Happy Halloween everyone! Today, there are so many things I want to talk about – Working with Models part II, process demos and studio visits…but it’s Halloween! I am so inspired by the spirit of the season, I just had to follow a different path this time…a dark and treat-laden Hallowe’en-esque one.

Concepts, Critters and Clays

First, here’s a video of a panel talk we did at Lightbox Expo online last month featuring: The Shiflett Brothers – Brandon and Jarrod, Dan Chudzinski, Dug Stanat and Patrick Masson. Apropos to the spirit of Halloween, we chat about creature design, concept development, anatomy, plus a bit about the good, the bad, the ugly and the icky in sculpting materials and methods (including a couple nods to dissections and taxidermy courtesy of Dan Chudzinski).

Last month, Dan Chudzinski, Dug Stanat, Brandon and Jarrod Shiflett and Patrick Masson joined us to chat about our lives in sculpting.

Kassia St. Clair’s  “Secret Lives of Color”

Moving on, we have been very much enjoying reading “The Secret Lives of Color” by Kassia St. Clair. I’d highly recommend it to anyone who works with, is curious about or just loves color. The sections are extraordinarily readable – Ms. St. Clair provides a fascinating and thought-provoking journey through the origins, history and (often curious) lore of the colors that decorate our lives and our minds. If there’s an artist on your holiday gift list, this could well be a much loved addition to their library of art books.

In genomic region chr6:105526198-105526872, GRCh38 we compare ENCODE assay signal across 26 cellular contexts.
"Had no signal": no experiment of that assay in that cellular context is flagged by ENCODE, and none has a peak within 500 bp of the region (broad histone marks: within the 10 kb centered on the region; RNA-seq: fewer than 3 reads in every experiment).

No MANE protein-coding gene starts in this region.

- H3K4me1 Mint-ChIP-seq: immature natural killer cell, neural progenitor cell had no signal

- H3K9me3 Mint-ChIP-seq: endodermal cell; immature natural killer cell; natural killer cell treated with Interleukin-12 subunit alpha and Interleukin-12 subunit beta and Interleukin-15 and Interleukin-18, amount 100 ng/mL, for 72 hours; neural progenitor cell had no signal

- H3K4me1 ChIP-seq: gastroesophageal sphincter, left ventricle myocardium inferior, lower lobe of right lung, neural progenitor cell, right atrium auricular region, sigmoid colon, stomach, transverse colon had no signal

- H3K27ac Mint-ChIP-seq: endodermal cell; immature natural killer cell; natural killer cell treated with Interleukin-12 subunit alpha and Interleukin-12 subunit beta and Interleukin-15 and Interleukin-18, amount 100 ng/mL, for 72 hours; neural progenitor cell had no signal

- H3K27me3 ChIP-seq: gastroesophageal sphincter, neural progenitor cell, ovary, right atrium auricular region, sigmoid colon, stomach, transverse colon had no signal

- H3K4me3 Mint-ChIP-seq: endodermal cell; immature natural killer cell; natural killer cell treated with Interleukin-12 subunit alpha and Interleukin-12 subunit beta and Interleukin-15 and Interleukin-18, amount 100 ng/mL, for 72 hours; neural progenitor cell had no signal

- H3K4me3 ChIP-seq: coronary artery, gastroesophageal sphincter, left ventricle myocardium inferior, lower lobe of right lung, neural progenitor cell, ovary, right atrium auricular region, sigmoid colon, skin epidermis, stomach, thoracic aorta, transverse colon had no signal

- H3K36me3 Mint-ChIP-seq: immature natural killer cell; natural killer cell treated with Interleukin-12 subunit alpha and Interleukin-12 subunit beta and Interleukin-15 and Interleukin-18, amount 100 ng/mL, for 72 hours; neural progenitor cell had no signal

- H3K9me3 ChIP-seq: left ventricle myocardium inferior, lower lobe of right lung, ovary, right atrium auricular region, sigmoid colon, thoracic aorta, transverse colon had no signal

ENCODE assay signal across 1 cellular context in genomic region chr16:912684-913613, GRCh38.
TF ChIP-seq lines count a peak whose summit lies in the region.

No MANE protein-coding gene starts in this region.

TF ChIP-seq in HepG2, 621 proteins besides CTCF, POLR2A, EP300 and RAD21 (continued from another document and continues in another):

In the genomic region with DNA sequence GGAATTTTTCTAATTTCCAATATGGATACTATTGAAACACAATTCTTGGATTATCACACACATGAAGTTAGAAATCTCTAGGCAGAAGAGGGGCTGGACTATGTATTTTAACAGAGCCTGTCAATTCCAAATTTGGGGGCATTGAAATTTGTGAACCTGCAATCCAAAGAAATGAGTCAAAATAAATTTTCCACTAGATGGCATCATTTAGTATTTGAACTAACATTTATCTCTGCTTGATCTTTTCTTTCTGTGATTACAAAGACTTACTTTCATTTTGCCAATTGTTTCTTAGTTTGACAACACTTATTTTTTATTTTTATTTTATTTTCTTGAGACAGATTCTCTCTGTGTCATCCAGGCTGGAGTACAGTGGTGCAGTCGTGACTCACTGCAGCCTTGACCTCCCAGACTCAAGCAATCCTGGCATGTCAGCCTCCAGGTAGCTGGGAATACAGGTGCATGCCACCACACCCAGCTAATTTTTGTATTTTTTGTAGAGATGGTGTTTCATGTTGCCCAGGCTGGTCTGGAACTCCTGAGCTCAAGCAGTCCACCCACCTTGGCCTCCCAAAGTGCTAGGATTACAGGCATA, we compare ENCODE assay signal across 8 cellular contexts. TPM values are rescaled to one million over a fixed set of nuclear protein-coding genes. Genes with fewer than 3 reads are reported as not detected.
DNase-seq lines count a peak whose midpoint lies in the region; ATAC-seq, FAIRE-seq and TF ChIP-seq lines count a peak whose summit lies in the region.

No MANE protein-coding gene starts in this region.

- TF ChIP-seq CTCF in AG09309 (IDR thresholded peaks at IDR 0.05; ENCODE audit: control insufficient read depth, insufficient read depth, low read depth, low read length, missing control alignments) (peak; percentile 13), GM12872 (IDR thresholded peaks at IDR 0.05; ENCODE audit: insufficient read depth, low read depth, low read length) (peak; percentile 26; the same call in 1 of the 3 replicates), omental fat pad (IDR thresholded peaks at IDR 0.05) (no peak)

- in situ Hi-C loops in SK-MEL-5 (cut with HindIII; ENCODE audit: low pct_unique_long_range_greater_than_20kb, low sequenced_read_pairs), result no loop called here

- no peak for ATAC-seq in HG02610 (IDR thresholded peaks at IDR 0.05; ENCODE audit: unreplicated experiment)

In honor of Hallowe’en 2020, I’m including some excerpts from The Secret Lives of Color’s sections on Black and Orange — the colors of the season– plus featuring a number of artworks, historical and contemporary, that explode in celebration of these two colors and demonstrate the remarkable creative power of both.

Black or Orange? Color plays a huge role in the impact a finished sculpture has.

Black as the Night

Jeremy Wilson’s “I Am Become Death” literally breathes drama and expression in black.

“What do you think of when you see the color black? Perhaps a better question would be: what don’t you think of when you see black? Few colors are more expansive and capacious. Like the dark obsidian mirror (page 268) that once belonged to Dr. Dee, look into black and you never know what might look back. It is, simultaneously, the color of fashion and of mourning, and has symbolized everything from fertility to scholarship and piety. With black, things are always complicated.

“…In 1946, Galerie Maeght, an avant-garde Parisian gallery on Rue du Bac on the Left Bank, staged an exhibition called, “Black Is a Color.” It was a statement intended to shock: this was the precise opposite of what was then taught at art schools.

“…A whiff of death has clung to black as far back as records reach, and humans are fascinated and repelled by it. Most of the gods associated with death and the underworld—such as the jackal-headed Egyptian god Anubis, Christianity’s devil, and the Hindu goddess Kali—are depicted with truly black skin, and the color has long been associated with both mourning and witchcraft.